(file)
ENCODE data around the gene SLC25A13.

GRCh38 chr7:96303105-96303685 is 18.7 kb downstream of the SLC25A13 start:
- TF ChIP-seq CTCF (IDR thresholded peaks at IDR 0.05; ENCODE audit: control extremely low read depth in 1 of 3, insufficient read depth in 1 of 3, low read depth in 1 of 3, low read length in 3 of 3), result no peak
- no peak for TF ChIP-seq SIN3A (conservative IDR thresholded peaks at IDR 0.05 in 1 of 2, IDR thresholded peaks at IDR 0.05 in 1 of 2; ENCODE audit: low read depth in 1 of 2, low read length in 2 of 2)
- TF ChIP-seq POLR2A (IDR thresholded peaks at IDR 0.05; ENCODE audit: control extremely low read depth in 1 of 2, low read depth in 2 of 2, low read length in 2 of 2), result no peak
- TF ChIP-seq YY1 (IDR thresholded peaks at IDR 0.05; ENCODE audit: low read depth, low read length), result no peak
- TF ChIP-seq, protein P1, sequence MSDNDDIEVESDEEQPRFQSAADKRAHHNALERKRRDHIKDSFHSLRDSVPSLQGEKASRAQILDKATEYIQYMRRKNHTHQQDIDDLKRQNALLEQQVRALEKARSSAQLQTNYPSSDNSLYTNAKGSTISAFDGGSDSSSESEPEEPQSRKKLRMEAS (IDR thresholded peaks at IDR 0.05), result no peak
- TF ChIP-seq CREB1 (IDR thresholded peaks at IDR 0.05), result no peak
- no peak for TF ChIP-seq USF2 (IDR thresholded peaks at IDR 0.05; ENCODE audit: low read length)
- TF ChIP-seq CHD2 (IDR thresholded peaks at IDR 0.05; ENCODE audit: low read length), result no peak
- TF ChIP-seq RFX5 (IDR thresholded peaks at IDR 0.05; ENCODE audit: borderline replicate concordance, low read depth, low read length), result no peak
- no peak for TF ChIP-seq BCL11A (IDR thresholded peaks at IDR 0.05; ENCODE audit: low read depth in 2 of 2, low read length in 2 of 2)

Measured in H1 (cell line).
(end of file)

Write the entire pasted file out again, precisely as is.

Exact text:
ENCODE data around the gene SLC25A13.

GRCh38 chr7:96303105-96303685 is 18.7 kb downstream of the SLC25A13 start:
- TF ChIP-seq CTCF (IDR thresholded peaks at IDR 0.05; ENCODE audit: control extremely low read depth in 1 of 3, insufficient read depth in 1 of 3, low read depth in 1 of 3, low read length in 3 of 3), result no peak
- no peak for TF ChIP-seq SIN3A (conservative IDR thresholded peaks at IDR 0.05 in 1 of 2, IDR thresholded peaks at IDR 0.05 in 1 of 2; ENCODE audit: low read depth in 1 of 2, low read length in 2 of 2)
- TF ChIP-seq POLR2A (IDR thresholded peaks at IDR 0.05; ENCODE audit: control extremely low read depth in 1 of 2, low read depth in 2 of 2, low read length in 2 of 2), result no peak
- TF ChIP-seq YY1 (IDR thresholded peaks at IDR 0.05; ENCODE audit: low read depth, low read length), result no peak
- TF ChIP-seq, protein P1, sequence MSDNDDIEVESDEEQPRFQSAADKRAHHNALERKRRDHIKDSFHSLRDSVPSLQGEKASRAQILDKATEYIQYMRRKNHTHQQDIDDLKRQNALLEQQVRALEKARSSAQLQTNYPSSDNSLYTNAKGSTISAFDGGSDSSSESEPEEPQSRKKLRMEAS (IDR thresholded peaks at IDR 0.05), result no peak
- TF ChIP-seq CREB1 (IDR thresholded peaks at IDR 0.05), result no peak
- no peak for TF ChIP-seq USF2 (IDR thresholded peaks at IDR 0.05; ENCODE audit: low read length)
- TF ChIP-seq CHD2 (IDR thresholded peaks at IDR 0.05; ENCODE audit: low read length), result no peak
- TF ChIP-seq RFX5 (IDR thresholded peaks at IDR 0.05; ENCODE audit: borderline replicate concordance, low read depth, low read length), result no peak
- no peak for TF ChIP-seq BCL11A (IDR thresholded peaks at IDR 0.05; ENCODE audit: low read depth in 2 of 2, low read length in 2 of 2)

Measured in H1 (cell line).